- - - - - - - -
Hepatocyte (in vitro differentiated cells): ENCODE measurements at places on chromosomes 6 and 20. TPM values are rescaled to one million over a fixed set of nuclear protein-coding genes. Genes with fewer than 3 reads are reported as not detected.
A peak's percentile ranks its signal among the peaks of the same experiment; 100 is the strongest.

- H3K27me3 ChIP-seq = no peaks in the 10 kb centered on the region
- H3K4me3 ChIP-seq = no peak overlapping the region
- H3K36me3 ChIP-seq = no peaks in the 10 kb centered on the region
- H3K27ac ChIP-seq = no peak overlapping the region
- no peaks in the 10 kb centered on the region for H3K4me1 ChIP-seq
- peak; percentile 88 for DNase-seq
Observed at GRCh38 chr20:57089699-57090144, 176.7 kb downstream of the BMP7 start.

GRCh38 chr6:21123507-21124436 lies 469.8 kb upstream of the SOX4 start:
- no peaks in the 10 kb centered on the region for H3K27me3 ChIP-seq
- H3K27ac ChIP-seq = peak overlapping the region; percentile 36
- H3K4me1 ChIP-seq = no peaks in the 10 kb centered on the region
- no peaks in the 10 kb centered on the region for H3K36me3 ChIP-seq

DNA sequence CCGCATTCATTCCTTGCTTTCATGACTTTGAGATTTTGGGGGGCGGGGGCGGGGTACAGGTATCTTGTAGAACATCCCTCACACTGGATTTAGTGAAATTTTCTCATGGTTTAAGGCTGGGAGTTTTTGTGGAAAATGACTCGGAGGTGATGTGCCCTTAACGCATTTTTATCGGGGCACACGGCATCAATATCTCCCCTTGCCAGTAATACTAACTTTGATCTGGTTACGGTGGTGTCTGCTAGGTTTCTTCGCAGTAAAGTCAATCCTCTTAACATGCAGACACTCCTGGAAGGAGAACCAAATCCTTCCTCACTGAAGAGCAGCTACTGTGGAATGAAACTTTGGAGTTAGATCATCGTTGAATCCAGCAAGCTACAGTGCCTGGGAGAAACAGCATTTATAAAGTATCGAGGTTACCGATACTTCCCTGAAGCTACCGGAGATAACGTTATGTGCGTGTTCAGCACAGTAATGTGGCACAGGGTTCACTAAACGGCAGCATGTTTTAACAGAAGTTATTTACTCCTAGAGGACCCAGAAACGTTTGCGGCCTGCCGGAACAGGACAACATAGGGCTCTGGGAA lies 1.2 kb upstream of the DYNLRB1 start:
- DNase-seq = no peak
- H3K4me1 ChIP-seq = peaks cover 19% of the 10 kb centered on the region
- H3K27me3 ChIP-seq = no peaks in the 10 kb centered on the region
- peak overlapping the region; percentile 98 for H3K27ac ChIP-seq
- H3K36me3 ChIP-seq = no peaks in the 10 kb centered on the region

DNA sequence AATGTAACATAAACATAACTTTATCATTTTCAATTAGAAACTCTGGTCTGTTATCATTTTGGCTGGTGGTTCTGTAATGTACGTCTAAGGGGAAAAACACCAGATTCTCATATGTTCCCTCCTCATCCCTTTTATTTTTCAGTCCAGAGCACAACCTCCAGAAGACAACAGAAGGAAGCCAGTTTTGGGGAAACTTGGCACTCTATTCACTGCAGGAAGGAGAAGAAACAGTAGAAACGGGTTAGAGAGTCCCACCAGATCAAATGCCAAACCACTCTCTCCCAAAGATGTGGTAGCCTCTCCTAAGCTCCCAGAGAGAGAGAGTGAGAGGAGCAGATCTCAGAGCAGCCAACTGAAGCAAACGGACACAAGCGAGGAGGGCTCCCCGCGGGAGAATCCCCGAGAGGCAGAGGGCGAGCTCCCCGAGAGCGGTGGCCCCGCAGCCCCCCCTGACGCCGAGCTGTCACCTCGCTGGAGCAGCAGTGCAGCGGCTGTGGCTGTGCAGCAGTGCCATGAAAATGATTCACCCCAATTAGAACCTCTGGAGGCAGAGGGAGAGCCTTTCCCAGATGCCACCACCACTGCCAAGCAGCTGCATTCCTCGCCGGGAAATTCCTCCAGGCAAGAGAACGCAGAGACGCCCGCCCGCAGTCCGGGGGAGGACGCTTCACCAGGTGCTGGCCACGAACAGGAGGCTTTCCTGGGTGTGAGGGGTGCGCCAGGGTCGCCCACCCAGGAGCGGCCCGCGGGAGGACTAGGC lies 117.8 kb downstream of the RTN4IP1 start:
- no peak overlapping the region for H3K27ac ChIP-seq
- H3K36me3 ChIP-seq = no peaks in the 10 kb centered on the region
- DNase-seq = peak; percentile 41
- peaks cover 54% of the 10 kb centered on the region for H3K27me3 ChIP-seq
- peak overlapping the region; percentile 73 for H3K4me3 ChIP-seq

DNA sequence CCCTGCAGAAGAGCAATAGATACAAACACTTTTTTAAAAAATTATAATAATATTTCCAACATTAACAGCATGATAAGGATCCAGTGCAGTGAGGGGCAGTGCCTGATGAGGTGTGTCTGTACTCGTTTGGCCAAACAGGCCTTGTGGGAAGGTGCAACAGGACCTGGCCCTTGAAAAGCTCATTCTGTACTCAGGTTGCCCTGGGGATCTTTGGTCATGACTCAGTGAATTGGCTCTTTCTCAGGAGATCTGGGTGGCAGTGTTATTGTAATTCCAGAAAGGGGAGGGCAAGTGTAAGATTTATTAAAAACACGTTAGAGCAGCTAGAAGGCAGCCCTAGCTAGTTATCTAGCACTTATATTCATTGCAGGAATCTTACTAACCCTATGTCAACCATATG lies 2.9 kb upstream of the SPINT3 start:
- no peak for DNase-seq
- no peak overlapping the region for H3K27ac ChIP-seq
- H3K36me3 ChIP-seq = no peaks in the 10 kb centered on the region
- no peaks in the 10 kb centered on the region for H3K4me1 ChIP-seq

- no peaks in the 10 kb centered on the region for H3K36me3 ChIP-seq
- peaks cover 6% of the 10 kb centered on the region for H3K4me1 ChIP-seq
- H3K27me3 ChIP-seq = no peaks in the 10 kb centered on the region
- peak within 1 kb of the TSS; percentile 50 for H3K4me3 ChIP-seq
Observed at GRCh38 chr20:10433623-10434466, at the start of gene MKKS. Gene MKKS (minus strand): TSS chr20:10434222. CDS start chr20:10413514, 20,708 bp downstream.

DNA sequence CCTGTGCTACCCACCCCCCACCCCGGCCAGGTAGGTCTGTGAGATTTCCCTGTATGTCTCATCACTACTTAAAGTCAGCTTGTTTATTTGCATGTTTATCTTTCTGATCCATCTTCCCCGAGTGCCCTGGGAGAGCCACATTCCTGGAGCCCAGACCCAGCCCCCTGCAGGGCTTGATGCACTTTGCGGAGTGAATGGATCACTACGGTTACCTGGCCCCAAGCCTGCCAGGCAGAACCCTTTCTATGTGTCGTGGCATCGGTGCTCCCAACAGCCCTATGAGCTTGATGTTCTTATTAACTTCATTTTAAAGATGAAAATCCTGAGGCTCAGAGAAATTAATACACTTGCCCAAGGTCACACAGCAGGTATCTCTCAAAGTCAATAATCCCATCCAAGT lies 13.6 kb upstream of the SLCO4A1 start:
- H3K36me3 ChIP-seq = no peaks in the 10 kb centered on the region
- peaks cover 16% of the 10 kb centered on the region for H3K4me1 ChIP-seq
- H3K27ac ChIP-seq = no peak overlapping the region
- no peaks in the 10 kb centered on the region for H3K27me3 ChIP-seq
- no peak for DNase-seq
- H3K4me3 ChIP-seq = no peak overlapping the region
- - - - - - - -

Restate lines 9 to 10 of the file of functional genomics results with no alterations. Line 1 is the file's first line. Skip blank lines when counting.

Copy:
Observed at GRCh38 chr20:57089699-57090144, 176.7 kb downstream of the BMP7 start.

GRCh38 chr6:21123507-21124436 lies 469.8 kb upstream of the SOX4 start: